Also discussed here: Air pollution may cause 21 percent of dementias worldwide, study suggests (The San Diego Union-Tribune, Feb. 1, 2017)

And here: Early Onset Familial AD (Gabrielle Strobel, ALZFORUM)

Today we review research based on longer term exposure by female mice to PM 2.5 and how this could affect older women exposed to traffic-related air pollution in their risks of having dementia. Results indicate that women in the late 60s and 70s are 92% more likely to develop dementia if they live in areas that exceed EPA’s standards for PM2.5. The increase in the elderly and the greater risk of dementia has resulted in an overall increase in this disease, despite the improvements in levels of PM 2.5 over the last decade or two, as well as in the increase of deaths from Alzheimer’s, the sixth leading cause of death nationwide.

dementia-alzheimers

To see Key Quotes and Links to key report about this post, click HERE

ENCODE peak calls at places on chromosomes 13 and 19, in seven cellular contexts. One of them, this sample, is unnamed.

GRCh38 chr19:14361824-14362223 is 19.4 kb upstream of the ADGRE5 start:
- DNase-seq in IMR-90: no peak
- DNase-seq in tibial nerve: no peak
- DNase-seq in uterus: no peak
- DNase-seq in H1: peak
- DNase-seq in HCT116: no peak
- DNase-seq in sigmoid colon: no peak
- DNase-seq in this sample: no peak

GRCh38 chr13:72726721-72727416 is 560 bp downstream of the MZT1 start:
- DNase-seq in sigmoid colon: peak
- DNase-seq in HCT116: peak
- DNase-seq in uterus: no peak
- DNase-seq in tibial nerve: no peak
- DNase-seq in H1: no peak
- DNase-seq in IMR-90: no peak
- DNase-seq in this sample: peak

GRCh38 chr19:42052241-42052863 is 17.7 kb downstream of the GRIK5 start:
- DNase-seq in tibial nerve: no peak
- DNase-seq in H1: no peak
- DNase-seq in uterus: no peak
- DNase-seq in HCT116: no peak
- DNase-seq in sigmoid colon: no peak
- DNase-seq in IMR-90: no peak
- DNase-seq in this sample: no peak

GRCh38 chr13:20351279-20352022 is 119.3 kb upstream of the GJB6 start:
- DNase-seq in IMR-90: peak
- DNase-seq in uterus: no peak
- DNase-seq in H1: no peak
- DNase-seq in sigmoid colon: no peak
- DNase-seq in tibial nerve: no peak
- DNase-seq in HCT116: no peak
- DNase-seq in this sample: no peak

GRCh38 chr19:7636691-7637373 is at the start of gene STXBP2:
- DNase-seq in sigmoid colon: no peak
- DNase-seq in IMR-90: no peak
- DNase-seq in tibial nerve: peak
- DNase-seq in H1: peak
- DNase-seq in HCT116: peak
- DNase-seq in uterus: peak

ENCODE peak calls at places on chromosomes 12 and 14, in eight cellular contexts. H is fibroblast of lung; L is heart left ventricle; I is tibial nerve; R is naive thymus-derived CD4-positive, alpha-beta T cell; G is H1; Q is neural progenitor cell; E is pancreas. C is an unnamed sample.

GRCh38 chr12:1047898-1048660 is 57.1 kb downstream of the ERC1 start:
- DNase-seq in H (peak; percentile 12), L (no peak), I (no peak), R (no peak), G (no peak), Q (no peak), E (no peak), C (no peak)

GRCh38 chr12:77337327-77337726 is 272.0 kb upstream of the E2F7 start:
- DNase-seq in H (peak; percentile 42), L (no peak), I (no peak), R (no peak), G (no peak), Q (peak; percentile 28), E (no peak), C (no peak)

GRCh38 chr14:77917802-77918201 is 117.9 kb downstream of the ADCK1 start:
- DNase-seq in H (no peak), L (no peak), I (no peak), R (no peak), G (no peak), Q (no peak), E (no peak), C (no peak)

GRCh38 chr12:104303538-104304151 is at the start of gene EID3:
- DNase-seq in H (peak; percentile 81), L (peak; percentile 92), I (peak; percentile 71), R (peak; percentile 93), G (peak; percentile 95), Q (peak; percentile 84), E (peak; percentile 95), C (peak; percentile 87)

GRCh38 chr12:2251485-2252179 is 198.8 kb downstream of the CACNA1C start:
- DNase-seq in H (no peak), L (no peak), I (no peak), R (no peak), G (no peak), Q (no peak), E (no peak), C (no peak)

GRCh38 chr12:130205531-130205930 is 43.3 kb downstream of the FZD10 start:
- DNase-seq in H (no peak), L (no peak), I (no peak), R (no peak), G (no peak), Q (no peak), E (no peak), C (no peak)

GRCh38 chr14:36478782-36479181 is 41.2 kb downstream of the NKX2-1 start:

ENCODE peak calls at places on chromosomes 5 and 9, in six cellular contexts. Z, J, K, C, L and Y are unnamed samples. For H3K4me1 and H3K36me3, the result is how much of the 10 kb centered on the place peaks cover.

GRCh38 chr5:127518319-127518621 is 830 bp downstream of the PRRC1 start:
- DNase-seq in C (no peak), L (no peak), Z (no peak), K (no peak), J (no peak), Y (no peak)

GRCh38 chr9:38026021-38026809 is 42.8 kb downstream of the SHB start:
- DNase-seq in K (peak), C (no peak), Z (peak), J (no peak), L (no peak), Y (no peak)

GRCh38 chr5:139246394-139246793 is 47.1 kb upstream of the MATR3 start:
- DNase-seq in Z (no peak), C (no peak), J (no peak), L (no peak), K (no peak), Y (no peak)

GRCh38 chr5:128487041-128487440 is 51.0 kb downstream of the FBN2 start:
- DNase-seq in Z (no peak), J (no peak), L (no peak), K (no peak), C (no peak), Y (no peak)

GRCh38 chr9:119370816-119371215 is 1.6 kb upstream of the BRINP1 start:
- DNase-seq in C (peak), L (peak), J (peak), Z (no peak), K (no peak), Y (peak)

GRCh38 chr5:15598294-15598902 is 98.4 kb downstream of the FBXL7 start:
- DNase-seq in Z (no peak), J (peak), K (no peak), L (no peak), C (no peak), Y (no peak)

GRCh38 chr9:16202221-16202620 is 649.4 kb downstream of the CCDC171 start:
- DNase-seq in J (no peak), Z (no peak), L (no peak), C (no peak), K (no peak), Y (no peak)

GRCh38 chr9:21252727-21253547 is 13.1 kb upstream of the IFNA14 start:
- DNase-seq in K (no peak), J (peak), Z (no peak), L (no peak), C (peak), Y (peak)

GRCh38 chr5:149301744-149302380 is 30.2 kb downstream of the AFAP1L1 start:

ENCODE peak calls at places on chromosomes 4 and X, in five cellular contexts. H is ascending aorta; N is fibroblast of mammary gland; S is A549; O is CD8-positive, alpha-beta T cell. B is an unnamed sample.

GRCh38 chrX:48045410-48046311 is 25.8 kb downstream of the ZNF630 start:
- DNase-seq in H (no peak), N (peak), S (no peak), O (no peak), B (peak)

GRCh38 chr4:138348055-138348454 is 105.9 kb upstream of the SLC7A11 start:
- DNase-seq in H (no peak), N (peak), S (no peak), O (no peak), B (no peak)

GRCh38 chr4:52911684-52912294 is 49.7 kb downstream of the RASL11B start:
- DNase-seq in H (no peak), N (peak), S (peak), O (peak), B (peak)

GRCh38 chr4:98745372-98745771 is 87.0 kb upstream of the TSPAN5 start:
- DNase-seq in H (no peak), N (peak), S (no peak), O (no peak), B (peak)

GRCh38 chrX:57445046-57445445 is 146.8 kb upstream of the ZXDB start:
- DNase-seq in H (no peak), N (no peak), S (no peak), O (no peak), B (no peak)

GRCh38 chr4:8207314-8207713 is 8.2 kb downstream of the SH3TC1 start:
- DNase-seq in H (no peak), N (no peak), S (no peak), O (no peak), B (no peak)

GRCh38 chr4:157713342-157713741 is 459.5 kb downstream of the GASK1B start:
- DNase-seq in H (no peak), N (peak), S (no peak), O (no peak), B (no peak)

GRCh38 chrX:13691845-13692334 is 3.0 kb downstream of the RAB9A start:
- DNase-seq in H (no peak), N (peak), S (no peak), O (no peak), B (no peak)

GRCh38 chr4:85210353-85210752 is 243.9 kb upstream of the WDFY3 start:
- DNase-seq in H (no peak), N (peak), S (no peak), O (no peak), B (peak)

Estimating Greenhouse Gas Emissions for 100 Cities in the USA

An integrated approach for estimating greenhouse gas emissions from 100 U.S. metropolitan areas (12 page pdf, Samuel A Markolf, H Scott Matthews, Inês L Azevedo and Chris Hendrickson, Environmental Research Letters, Jan. 25, 2017)

Today we review an approach to estimate the emissions for a large number of cities in the USA which has advantages over the traditional bottom-up approach as well as likely being more accurate because it includes production as well as consumption of carbon emissions and fuels. Emissions from individual cities ranged from 5 metric tons per person in Tucson to 65 meteric tons per person in New Orleans. In gross terms, the average emission for the 100 cities examined was 27 million metric tons per year.